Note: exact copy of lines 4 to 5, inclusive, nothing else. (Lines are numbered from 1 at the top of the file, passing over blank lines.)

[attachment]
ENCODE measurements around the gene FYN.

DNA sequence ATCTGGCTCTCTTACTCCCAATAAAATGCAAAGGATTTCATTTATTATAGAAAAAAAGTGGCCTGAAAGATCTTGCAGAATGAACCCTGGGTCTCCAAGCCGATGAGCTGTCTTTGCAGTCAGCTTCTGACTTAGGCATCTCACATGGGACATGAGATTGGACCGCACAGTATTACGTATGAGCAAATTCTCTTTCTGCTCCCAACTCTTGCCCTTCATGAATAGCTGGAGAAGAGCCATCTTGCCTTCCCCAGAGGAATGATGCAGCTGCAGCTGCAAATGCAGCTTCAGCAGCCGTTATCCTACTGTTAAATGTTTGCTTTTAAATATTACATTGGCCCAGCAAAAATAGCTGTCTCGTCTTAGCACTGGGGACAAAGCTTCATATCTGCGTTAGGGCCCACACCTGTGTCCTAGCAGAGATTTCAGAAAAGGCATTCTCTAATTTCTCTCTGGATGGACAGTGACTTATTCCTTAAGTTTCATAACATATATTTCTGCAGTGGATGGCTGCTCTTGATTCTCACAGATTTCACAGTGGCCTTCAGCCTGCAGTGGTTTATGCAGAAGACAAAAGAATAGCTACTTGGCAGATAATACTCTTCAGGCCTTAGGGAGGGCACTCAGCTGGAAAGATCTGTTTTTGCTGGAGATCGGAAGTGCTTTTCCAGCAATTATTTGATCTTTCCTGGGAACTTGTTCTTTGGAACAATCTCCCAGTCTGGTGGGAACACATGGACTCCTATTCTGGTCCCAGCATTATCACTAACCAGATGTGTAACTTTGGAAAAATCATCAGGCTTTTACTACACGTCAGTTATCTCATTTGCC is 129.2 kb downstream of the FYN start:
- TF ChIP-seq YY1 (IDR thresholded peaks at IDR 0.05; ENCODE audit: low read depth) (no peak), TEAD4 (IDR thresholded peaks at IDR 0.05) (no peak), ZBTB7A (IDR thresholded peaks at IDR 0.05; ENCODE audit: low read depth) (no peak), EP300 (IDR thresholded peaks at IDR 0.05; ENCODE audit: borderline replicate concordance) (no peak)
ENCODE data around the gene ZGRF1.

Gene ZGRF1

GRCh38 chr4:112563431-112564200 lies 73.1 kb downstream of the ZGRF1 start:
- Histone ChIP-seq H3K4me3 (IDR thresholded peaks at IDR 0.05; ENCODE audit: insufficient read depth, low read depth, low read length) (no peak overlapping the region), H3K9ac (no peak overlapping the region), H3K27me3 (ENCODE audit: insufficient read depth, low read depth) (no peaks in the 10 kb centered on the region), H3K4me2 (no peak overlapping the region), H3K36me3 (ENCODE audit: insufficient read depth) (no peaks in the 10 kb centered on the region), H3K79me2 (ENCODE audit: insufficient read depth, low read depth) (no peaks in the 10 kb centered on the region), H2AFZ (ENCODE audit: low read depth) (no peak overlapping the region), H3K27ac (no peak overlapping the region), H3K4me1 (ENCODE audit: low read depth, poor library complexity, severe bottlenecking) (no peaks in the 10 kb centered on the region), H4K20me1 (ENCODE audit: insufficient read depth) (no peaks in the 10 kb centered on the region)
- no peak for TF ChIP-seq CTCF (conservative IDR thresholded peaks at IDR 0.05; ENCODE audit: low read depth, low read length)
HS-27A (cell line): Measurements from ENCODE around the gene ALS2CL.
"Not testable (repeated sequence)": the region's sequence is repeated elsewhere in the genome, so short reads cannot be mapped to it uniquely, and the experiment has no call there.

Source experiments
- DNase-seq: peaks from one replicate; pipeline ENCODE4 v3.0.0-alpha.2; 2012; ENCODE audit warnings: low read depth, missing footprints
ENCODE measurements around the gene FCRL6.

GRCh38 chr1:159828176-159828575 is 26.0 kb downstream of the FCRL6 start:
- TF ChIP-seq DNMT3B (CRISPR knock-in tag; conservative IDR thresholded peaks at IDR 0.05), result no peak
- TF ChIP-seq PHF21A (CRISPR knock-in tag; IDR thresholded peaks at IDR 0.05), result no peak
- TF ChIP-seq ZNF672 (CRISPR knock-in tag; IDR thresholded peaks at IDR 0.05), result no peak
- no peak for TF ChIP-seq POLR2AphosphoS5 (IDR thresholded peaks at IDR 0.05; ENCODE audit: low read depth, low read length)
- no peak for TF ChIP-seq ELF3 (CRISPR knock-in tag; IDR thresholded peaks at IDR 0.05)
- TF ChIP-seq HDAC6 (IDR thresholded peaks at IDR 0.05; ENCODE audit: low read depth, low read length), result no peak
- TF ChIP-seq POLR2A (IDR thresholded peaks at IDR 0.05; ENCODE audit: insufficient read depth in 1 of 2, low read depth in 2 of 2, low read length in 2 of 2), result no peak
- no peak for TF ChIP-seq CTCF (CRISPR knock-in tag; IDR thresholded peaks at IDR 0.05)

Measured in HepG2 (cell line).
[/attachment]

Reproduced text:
ENCODE data around the gene ZGRF1.

Gene ZGRF1